Honeybees are often confused with other stinging insects, the most common being the yellow jacket. Stings from wasps and hornets are also often attributed to honeybees. For many people, any flying insect that stings is labeled, "bee".
Honeybees are usually tan or brown, with black or dark brown striping on the abdomen. They are also covered with a dense coat of tiny hairs giving them them a fuzzy appearance. Honeybees are generally gentle and rarely display high levels of aggression unless their nesting area is opened and exposed.
Yellow jackets are generally bright yellow and black with a shiny, smooth exterior. Yellow jacket nests are usually found in the ground, often at the base of trees or stumps, although above ground nests are not uncommon. This makes avoiding nesting areas difficult. Yellow jackets tend to be very aggressive, with the slightest knock triggering an attack by tens or hundreds of individuals.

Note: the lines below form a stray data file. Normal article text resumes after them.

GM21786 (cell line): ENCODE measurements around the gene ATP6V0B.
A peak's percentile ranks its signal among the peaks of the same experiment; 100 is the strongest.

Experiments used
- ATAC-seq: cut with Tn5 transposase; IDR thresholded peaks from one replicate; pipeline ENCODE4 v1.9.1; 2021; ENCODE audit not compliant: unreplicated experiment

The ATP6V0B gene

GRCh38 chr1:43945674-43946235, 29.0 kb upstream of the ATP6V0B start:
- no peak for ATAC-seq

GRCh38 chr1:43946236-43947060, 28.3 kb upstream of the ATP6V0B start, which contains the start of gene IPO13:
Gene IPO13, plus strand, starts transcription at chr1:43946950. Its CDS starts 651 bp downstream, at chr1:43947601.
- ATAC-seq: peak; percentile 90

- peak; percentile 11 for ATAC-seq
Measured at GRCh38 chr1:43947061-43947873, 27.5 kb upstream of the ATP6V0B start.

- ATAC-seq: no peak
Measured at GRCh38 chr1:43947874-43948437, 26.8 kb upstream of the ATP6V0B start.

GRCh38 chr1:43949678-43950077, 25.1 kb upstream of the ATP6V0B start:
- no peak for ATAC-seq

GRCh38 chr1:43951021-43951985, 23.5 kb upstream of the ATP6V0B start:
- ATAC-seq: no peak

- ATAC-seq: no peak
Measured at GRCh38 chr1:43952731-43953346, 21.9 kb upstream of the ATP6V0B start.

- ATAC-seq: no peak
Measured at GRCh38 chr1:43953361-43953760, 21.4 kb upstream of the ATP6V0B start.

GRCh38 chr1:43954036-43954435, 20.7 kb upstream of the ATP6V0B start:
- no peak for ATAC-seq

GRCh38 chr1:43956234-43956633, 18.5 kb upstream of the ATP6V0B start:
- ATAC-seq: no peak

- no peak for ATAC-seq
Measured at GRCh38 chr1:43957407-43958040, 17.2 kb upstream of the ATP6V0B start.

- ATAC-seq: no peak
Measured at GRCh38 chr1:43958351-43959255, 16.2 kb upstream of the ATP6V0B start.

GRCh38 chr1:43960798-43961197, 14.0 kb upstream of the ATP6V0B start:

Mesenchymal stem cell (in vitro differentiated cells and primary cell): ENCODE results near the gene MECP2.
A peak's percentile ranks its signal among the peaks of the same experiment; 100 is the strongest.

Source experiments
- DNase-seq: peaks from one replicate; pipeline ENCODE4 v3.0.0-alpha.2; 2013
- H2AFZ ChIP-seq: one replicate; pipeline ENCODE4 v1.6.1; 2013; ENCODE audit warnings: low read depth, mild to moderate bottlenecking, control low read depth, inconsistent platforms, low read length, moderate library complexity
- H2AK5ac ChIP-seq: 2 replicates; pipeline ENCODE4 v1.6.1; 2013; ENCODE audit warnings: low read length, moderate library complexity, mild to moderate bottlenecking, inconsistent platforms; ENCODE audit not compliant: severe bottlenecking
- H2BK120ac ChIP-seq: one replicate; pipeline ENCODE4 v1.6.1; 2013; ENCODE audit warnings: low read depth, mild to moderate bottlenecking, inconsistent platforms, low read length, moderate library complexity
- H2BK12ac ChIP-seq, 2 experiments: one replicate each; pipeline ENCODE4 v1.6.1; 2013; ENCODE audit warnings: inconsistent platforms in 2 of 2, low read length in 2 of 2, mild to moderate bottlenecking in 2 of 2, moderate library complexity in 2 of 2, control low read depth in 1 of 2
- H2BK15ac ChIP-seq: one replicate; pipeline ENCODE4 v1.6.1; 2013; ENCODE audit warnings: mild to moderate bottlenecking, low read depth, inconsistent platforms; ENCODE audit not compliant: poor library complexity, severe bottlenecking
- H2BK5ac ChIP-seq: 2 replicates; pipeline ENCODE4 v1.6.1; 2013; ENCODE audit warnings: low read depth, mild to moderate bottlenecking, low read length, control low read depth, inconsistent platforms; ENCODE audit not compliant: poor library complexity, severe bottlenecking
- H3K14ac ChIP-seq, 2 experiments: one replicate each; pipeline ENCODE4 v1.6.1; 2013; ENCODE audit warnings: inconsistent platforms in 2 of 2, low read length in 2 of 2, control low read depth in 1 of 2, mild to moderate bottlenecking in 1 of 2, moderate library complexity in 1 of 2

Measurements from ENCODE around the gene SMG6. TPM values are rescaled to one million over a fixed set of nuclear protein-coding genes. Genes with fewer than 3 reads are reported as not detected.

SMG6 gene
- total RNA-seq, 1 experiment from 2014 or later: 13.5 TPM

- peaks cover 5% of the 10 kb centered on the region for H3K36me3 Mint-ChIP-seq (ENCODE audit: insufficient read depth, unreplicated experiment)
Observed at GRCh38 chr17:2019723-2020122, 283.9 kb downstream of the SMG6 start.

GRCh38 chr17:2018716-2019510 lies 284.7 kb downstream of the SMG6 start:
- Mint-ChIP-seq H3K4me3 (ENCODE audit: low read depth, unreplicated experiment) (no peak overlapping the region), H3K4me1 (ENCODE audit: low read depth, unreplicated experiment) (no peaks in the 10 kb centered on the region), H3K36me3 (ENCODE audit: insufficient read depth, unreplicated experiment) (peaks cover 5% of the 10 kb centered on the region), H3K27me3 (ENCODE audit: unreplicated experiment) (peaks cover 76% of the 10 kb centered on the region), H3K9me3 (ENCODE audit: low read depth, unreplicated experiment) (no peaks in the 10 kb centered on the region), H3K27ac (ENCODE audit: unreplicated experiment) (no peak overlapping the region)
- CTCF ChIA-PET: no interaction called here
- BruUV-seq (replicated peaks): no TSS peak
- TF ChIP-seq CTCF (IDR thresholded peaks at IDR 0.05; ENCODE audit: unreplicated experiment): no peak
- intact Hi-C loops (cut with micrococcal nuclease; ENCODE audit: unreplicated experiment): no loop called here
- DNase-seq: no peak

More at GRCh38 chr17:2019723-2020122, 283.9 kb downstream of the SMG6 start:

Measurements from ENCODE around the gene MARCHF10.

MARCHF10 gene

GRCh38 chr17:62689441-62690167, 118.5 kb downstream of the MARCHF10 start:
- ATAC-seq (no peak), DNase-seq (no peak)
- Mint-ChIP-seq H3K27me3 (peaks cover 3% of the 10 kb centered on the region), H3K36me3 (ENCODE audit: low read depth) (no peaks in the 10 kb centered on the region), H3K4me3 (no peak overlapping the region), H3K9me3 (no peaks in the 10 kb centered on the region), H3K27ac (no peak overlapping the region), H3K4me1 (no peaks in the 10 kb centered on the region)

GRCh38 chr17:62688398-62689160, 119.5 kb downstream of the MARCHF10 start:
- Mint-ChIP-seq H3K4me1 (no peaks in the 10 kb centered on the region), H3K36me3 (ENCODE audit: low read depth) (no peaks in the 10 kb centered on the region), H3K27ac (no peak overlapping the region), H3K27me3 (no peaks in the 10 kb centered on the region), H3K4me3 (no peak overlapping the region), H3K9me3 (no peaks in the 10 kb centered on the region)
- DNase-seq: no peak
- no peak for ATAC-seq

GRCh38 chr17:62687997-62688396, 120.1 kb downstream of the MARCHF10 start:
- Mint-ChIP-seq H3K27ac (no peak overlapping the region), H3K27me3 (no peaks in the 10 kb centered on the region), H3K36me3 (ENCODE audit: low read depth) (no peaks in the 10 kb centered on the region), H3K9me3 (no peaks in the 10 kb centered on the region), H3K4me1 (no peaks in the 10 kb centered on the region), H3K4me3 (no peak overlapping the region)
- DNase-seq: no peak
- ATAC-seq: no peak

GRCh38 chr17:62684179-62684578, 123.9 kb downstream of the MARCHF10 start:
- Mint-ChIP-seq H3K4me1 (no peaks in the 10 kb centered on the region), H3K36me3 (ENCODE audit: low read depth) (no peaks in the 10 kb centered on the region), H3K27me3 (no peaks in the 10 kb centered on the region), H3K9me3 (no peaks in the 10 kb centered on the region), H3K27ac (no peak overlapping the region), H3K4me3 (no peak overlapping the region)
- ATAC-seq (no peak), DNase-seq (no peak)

Yellow jackets are very beneficial animals despite their level of defensiveness. They provide pollination for some plants that honeybees ignore. They are also consumers of protein and help to get rid of dead animals.
Six Legs: The rear pair is specially designed with stiff hairs to store pollen when flying from flower to flower, and the front pair has slots for cleaning their antennae.
Four Wings: The front and rear wings hook together to form one big pair of wings and unhook for easy folding when not flying.
Five Eyes: Yes honeybees have five eyes; two large compound eyes and three smaller ocelli eyes in the center of their head.